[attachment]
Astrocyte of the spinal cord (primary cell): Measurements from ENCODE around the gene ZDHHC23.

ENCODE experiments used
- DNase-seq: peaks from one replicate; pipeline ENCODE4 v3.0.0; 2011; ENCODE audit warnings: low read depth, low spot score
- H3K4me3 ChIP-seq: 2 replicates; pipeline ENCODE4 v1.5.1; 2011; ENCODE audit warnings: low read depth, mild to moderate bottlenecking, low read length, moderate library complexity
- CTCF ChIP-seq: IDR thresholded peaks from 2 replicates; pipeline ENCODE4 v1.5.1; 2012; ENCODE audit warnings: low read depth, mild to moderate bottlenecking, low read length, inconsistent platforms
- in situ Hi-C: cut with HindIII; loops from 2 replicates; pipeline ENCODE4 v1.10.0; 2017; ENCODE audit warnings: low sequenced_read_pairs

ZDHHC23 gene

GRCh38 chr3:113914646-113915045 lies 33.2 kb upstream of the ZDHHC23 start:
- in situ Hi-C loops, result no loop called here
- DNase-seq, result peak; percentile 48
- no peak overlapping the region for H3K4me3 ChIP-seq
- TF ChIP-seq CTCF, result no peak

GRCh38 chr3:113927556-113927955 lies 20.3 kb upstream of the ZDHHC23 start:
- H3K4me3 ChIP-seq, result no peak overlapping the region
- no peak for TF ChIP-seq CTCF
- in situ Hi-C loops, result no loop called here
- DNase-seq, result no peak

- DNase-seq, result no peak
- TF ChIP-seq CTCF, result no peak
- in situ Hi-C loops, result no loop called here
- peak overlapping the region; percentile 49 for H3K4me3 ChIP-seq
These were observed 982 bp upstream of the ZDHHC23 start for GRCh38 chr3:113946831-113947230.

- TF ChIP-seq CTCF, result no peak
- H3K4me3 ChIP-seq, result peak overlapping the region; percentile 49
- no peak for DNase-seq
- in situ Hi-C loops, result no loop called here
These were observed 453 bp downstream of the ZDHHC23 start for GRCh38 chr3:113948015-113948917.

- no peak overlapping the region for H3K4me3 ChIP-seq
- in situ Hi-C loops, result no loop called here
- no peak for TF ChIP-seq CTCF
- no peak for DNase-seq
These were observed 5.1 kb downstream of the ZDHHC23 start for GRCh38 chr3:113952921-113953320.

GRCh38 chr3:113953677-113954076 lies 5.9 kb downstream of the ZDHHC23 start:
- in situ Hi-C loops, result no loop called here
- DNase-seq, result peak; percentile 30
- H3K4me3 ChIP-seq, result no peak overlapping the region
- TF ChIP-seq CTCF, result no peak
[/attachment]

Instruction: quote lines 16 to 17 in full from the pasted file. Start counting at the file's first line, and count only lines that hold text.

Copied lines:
- in situ Hi-C loops, result no loop called here
- DNase-seq, result no peak